2. Take pesto and put it in a frying pan to warm up- feel free to add more olive oil or water to thin it up!
  3. I like to add some pine nuts + more red pepper on top at the end for garnish!

That is it! So, so simple. We make this all the time- with always a little extra, so I can freeze and pull it out on another busy week night.

– The Neilan Family –

Creamy Cashew Pesto

photo: Le creme de la crumb

If you have been following us on instagram, you know 9 times out out of 10 I’m making some kind of pesto. It’s light, fresh + our absolute favorite. The best part, is that there are endless ways to mix it up. We have used this recipe and swapped out cashews for macadamia nuts, walnuts, pecans, pine nuts. The list goes on! We have even done a sunflower seed + kale pesto, which was also delicious. 

Mix up the recipe any way you want! Sometimes you can do spinach + sometimes you can do kale. We have even replaced the leaves with broccoli and another time we did edamame. So truly, the sky is the limit. A majority of the time we put it over spaghetti squash or Banza (chickpea pasta). I make sure I ALWAYS have ingredients in the house for pesto. It’s an after work staple because it’s so simple and a great way to get more veggies in.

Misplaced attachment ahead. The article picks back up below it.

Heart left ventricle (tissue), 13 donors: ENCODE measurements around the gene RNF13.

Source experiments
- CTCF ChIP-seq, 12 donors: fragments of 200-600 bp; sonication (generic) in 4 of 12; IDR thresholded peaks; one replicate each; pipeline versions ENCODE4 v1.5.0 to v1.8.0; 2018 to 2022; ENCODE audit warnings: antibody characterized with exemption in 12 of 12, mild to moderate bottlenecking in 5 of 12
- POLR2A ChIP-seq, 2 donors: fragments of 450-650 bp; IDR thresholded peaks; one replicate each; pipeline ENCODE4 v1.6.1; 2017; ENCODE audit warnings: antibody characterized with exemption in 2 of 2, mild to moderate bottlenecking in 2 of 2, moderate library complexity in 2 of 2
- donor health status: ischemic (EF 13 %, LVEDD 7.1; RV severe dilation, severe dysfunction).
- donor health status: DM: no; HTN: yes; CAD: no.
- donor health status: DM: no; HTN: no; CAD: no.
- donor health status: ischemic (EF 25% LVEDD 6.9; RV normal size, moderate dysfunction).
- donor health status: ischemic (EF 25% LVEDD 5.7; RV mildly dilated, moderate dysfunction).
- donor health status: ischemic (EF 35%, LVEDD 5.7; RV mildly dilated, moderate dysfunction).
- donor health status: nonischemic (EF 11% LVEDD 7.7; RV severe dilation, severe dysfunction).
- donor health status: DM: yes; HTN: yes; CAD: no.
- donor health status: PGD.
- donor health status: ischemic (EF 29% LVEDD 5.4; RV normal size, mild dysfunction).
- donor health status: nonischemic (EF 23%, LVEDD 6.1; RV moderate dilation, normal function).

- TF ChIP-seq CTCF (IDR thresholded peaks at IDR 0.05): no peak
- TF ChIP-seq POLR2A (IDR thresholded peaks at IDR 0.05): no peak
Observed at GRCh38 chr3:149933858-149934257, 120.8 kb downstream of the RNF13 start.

ingredients

• 2 Cups spinach or kale

• 2 Tbsp Olive Oil [you can always add more if you want it thinner- at the end]

• 1/2 C Pine Nuts [or to be honest, any nut you have on hand is delicious]

• 4-5 Fresh Basil leaves

• 3 Cloves chopped garlic [if you don’t love garlic, start with 1-2]

• 1/4 C Cashew Milk

• 1 Tbsp Red Pepper Flakes

• Salt/Pepper to taste

• 1/4 C Parmesan cheese [optional]

Recipe

1 Mix all of the above in the food processor [except cashew milk]

2 Once everything is mixed, put your pesto in a frying pan and add cashew milk on low heat

3 If you would like sauce thinner, add a little more olive oil or a dash of water